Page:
#14  
Old 02-19-2005, 12:17 PM
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Another thing to keep in mind with regards to tire pressures and inflation pressure is road conditions. If you hit a pothole with your tires inflated to 32psi, they will flex plenty and deform with probably a bit of a pressure spike from hitting the pothole and suddenly compressing the tire far above what it would normally be. If you had the tires at 55psi, the spike in pressure would be far higher; possibly well above 100psi or so. I know I've had friends who blew out tires from hitting potholes and it blew it from pressure alone - no wheel damage.
 
  #15  
Old 02-19-2005, 12:28 PM
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Hi AZCivic:

___I know of at least 2 guys at work that have lost tires when hitting pot holes (Blowout) but I have never heard of a hypermiler with MAX sidewall or above losing them when hitting potholes. Even when running the RE92s at 60 #s for the Attempt last year I did hit potholes and other such debris. No blowouts have been recorded.

___Those of us that do press up our tires to these levels do apparently suffer from a higher percentage of debris stuck in the tires however. I know at least 3 that have lost a tire due to this. I lost an RE92 late last year from a screw just above the tread at the sidewall. I believe Hot_Georgia_2004 lost a B381 with a screw or similar. Rick Reese lost an RE92 to a screw or similar late last year as well.

___Good Luck

___Wayne R. Gerdes
___Hunt Club Farms Landscaping Ltd.
___[email protected]
 
  #16  
Old 03-31-2005, 03:35 PM
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I'm running my stock tires at 42 PSI and my MPG for this tank is currently 49.9 MPG in the past 212 miles. My most recent trip today was about 65 miles and I got 57.5 MPG... I'm using all the tricks I've read here, such as accellerating a bit fast then getting off the gas... Oh, and driving behind semi trucks to help reduce wind resistance. Hot_Georgia_2004 has an EXCELLENT article on this site for driving tips.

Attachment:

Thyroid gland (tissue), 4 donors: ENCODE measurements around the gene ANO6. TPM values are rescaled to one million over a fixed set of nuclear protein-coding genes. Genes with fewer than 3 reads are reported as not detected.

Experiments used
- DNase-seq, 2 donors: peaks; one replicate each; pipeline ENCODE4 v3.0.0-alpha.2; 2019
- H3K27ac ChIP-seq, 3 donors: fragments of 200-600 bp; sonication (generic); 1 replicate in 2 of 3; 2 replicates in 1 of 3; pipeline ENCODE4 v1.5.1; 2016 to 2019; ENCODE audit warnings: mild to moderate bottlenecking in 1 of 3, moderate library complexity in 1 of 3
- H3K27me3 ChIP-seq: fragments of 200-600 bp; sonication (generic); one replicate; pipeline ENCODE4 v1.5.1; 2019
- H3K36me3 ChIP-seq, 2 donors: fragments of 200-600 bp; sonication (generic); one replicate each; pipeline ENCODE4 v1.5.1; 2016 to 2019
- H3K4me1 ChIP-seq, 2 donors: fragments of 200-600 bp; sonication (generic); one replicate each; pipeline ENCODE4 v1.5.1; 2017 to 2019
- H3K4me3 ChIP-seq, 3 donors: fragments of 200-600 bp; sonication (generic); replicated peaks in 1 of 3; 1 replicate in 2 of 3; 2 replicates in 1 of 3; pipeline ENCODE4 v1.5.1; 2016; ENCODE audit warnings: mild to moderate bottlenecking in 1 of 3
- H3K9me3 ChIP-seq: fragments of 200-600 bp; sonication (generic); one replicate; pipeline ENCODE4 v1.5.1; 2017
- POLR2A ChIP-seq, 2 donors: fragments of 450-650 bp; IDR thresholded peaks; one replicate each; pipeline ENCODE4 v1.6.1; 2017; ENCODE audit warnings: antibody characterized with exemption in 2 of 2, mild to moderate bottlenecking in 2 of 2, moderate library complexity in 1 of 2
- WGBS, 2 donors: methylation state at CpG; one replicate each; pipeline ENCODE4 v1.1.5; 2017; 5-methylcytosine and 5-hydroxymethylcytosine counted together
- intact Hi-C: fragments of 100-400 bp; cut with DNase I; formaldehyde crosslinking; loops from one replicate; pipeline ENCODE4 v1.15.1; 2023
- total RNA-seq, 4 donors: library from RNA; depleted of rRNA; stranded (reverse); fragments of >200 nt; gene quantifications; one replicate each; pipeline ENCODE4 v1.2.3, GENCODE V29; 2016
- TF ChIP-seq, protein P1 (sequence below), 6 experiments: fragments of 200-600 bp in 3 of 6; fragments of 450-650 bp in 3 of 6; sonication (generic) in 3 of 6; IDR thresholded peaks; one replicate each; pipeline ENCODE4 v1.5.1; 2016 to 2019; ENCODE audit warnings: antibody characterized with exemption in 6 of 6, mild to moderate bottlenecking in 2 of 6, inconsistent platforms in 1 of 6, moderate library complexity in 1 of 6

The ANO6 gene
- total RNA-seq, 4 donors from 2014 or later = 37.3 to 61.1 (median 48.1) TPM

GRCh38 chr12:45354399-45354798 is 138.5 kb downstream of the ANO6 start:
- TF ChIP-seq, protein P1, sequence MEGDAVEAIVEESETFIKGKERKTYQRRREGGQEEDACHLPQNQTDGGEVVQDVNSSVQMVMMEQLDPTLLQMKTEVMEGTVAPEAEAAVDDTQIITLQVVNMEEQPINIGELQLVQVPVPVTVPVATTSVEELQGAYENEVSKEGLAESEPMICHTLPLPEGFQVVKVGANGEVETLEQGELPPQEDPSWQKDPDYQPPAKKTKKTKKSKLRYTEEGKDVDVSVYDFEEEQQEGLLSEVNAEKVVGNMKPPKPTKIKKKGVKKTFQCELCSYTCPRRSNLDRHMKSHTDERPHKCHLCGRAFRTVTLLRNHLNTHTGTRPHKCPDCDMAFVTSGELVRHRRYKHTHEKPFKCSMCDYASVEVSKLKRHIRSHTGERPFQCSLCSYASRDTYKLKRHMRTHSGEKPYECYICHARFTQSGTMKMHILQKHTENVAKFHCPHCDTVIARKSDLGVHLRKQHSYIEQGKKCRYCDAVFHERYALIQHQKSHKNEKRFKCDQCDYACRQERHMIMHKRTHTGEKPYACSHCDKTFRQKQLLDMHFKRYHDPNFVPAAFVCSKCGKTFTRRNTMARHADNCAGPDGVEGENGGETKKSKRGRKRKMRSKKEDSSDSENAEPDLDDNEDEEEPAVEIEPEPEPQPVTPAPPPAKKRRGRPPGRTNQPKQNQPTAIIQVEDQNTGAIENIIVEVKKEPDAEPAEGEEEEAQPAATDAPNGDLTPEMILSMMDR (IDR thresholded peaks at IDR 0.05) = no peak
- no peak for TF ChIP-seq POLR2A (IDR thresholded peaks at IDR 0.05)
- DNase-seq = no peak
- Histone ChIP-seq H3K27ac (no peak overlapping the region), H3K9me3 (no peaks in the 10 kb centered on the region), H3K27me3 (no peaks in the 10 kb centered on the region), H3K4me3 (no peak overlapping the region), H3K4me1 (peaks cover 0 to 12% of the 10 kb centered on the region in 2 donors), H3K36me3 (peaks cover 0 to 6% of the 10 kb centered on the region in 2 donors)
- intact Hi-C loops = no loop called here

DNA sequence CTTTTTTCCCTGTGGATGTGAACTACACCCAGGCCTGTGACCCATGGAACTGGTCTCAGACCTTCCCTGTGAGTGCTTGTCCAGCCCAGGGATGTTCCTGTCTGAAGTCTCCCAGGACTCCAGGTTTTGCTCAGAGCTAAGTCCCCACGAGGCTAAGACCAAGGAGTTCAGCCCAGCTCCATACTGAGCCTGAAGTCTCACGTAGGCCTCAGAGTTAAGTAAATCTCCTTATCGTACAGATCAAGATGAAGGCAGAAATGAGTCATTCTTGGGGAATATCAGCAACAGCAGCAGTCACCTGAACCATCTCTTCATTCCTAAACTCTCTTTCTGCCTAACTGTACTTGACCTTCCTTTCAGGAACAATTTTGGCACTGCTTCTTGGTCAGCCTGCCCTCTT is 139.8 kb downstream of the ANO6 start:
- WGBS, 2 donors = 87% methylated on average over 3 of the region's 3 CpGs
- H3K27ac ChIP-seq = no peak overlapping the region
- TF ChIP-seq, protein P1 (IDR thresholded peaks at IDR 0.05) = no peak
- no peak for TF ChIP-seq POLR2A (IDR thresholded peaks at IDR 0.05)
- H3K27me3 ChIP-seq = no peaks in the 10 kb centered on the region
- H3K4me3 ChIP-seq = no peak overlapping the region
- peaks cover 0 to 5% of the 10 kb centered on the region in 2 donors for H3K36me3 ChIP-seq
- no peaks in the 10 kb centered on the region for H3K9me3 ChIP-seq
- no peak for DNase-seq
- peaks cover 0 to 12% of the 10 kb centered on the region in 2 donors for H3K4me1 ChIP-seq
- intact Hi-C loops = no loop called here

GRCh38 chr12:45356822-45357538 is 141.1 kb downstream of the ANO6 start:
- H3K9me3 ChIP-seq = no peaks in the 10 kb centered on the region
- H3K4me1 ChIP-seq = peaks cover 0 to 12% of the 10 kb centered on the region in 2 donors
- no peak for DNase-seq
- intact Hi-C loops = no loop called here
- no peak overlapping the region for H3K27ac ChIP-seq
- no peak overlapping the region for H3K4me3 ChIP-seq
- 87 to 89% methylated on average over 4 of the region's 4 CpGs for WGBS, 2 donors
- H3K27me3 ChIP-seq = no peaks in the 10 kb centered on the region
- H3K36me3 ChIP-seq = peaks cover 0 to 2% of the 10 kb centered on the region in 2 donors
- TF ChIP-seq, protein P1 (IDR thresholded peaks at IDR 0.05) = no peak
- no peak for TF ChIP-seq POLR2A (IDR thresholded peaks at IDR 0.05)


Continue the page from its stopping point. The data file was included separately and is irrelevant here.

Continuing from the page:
Just my $0.02.
 
  #17  
Old 04-04-2005, 10:08 AM
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Default Re: Tire pressure does effect MPG - How much is too much ?

I haven't read all the reponsed, but I pumped my up to 36 based on some guy on hybridcars.com's recommendation. It was scary to drive and hard to handle. I dropped it down to around 32 and has been much more stable.
 
  #18  
Old 04-04-2005, 08:07 PM
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Default Re: Tire pressure does effect MPG - How much is too much ?

You may want to check your alignment or something. 36psi would barely even be noticeable. I'm especially concerned that someone who has experience with a Porsche 911's handling could ever characterize a stock Civic's handling as scary and hard to handle. Definitely get that alignment checked!
 
  #19  
Old 04-04-2005, 08:33 PM
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Default Re: Tire pressure does effect MPG - How much is too much ?

I'll admit that at 42PSI my HCH does get a little bit wibbly-wobbly when I hit an awkard area of the pavement. (e.g. Kirby Rd. when it crosses over the 267 Dulles Toll road bridge in Northern Virginia), albeit this is VERY seldom, and it still handles 1000 times better than my 2003 VW Beetle at the same spot. Really the most notable difference is I can feel every bump in the pavement (which I inform all my passengers I have the tires at 42PSI so they dont think all HCHs drive that bumpy). Get that alignment checked.
 
  #20  
Old 04-05-2005, 05:38 PM
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Default Re: Tire pressure does effect MPG - How much is too much ?

Originally Posted by AZCivic
You may want to check your alignment or something. 36psi would barely even be noticeable. I'm especially concerned that someone who has experience with a Porsche 911's handling could ever characterize a stock Civic's handling as scary and hard to handle. Definitely get that alignment checked!

It was perhaps an exaggeration. The Honda has super light power steering for such a small car. Add some extra PSI to the tires and it gets a little weird at 70 or so.

911 has no power steering and at 22 years old is rock solid at similar speeds....on the track...well... One of our other cars is a 3 series, which has less power steering input than the HCH, so the HCH seems like overkill when compared to those two. Next to our Cherokee, the Honda is the same.